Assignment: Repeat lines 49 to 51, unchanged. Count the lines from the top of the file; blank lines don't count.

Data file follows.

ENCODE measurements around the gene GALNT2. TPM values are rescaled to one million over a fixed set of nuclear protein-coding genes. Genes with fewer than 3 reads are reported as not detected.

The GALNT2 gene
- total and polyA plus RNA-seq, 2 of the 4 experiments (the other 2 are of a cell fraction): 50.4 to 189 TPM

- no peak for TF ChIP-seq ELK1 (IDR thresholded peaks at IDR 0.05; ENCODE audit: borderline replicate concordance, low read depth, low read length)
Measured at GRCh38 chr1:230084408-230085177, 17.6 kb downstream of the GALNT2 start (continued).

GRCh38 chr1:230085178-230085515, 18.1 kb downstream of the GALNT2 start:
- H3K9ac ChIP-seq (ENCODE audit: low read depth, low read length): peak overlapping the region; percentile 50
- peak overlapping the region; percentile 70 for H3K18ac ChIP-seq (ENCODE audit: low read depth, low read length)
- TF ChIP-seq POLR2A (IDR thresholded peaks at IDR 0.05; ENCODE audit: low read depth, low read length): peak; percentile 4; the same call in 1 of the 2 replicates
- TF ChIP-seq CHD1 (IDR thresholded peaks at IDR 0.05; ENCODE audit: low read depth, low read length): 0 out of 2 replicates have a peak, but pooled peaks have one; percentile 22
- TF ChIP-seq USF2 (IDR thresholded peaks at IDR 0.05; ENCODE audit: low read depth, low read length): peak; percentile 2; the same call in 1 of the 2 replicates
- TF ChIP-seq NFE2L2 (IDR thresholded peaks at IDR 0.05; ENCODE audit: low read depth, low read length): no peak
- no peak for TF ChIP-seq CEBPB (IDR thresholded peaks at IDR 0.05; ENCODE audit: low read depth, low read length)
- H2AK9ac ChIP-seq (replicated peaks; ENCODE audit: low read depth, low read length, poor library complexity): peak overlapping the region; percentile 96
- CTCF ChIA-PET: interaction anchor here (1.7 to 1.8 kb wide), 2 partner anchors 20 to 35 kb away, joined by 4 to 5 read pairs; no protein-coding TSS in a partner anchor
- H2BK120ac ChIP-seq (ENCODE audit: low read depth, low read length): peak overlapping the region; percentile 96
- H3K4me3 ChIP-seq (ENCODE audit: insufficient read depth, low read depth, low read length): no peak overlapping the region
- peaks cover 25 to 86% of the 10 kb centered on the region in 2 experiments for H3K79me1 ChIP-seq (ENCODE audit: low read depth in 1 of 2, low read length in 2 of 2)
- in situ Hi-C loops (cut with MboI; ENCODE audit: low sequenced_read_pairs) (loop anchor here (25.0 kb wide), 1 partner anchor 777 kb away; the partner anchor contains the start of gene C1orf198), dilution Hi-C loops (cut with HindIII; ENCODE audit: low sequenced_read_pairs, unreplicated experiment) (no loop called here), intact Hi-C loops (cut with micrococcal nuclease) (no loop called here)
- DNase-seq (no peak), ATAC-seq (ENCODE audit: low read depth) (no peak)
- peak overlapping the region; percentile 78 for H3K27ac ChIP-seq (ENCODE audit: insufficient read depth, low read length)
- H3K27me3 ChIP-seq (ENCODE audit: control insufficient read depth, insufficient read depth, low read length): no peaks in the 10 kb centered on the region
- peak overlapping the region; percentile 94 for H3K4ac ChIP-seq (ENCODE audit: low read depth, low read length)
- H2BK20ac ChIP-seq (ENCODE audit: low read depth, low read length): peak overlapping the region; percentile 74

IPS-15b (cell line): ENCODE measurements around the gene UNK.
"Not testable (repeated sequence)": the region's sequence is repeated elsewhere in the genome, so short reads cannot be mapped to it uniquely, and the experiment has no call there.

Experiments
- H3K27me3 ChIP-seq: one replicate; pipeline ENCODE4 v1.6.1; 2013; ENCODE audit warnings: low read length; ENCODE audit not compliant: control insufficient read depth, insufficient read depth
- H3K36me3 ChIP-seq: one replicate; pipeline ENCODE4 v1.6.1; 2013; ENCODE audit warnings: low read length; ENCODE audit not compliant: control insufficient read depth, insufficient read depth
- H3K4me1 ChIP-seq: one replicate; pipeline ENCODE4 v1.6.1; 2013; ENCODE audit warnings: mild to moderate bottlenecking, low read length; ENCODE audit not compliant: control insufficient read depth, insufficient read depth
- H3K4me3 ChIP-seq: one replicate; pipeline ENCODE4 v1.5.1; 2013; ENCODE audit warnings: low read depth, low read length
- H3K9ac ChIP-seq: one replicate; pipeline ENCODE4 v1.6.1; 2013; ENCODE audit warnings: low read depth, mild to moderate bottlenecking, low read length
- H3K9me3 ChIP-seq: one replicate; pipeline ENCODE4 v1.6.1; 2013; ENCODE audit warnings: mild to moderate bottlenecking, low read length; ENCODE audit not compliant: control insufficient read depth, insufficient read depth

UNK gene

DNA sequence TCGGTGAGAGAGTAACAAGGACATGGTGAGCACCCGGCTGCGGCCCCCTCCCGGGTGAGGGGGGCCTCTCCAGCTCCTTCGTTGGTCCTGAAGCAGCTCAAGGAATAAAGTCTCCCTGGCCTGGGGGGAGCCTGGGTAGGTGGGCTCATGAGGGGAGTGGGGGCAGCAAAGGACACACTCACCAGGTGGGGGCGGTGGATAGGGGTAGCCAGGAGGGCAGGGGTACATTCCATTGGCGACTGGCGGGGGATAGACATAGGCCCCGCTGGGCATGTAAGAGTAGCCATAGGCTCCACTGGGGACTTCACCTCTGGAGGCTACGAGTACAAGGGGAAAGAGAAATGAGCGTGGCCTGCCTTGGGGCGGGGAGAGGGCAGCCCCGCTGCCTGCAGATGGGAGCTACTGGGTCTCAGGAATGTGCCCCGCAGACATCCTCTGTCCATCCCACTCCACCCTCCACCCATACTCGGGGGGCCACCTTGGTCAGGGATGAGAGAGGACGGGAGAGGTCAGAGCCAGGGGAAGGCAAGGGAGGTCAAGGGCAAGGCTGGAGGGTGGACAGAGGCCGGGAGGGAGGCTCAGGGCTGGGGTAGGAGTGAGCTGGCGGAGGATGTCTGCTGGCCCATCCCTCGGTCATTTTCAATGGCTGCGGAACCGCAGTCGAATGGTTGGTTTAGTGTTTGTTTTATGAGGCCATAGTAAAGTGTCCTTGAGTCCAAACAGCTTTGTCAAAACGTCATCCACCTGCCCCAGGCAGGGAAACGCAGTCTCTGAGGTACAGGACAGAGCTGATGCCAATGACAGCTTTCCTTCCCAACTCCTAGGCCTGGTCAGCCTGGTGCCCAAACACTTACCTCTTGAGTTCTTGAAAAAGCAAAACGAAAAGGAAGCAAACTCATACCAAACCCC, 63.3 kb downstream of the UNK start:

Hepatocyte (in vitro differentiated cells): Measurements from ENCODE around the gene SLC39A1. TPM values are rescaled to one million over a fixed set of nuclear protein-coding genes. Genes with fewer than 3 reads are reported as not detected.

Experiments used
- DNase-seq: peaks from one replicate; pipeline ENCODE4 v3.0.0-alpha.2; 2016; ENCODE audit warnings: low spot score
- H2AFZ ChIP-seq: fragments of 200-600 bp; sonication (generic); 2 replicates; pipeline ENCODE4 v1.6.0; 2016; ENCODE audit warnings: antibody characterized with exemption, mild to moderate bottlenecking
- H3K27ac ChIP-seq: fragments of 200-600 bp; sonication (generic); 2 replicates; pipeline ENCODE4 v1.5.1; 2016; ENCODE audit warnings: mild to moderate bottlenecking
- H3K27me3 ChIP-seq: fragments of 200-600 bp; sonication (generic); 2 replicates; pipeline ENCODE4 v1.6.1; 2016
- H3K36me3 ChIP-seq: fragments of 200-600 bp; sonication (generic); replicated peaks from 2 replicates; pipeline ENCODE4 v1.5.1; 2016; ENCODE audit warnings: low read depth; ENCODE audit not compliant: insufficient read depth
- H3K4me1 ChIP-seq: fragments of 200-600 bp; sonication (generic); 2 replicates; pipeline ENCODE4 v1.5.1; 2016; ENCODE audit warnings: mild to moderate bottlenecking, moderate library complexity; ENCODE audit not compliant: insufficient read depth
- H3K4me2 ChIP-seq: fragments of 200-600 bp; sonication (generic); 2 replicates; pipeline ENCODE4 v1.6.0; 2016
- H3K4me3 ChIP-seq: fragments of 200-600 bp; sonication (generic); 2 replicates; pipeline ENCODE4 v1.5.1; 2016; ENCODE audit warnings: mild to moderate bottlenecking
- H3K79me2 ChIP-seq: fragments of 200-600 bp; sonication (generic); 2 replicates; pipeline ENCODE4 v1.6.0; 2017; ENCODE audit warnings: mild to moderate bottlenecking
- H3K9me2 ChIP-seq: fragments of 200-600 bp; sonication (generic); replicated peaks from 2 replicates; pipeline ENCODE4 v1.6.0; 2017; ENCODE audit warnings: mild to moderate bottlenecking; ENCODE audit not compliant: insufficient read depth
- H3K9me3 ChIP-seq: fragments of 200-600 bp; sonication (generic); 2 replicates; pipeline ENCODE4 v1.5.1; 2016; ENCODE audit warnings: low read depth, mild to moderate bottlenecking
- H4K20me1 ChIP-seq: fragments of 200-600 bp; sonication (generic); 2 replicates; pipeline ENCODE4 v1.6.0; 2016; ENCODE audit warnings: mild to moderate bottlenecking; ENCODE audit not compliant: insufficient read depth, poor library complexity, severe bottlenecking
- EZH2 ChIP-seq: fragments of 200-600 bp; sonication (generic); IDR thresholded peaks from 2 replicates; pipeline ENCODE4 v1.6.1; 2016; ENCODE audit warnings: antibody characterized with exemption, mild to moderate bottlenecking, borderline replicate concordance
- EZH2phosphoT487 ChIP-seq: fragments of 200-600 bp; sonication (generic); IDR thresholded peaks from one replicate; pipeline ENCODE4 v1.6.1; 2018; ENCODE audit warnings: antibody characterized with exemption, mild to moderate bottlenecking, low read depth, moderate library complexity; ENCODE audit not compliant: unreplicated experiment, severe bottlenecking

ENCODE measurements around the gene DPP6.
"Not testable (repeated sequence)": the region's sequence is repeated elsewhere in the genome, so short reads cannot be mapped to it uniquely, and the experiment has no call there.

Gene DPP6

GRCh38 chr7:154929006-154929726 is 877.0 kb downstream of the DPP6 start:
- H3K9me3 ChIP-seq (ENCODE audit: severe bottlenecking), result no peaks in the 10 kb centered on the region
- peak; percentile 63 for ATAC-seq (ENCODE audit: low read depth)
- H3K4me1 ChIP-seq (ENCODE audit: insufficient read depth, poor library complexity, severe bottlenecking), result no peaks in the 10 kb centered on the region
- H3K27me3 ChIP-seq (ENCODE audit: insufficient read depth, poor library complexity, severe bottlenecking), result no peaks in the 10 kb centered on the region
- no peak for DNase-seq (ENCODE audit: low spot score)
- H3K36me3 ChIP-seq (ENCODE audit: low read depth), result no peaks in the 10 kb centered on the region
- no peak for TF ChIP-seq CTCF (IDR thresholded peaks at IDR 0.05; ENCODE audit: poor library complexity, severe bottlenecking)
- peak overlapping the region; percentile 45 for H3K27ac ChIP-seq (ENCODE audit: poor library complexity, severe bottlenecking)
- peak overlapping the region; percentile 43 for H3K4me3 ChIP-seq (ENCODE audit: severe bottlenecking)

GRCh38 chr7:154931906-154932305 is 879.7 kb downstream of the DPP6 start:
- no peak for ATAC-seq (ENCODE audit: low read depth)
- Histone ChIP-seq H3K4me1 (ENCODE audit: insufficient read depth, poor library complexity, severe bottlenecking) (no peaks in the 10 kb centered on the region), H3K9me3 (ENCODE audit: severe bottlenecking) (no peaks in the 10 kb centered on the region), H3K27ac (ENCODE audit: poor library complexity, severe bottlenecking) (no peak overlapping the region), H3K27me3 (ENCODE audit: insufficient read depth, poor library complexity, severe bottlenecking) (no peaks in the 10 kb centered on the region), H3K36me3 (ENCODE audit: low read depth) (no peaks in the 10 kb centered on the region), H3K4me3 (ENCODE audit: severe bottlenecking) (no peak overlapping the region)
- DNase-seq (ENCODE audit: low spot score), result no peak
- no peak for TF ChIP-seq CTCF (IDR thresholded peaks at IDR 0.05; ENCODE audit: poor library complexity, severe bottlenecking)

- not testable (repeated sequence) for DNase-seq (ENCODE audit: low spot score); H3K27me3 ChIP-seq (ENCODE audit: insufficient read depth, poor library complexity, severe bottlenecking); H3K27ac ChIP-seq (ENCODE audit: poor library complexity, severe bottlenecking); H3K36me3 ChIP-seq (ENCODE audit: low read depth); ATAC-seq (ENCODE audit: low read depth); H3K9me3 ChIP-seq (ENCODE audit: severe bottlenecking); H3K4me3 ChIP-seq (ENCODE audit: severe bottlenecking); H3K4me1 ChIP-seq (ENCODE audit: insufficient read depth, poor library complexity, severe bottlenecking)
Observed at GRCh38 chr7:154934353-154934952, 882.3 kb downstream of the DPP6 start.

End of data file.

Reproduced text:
- H4K20me1 ChIP-seq: fragments of 200-600 bp; sonication (generic); 2 replicates; pipeline ENCODE4 v1.6.0; 2016; ENCODE audit warnings: mild to moderate bottlenecking; ENCODE audit not compliant: insufficient read depth, poor library complexity, severe bottlenecking
- EZH2 ChIP-seq: fragments of 200-600 bp; sonication (generic); IDR thresholded peaks from 2 replicates; pipeline ENCODE4 v1.6.1; 2016; ENCODE audit warnings: antibody characterized with exemption, mild to moderate bottlenecking, borderline replicate concordance
- EZH2phosphoT487 ChIP-seq: fragments of 200-600 bp; sonication (generic); IDR thresholded peaks from one replicate; pipeline ENCODE4 v1.6.1; 2018; ENCODE audit warnings: antibody characterized with exemption, mild to moderate bottlenecking, low read depth, moderate library complexity; ENCODE audit not compliant: unreplicated experiment, severe bottlenecking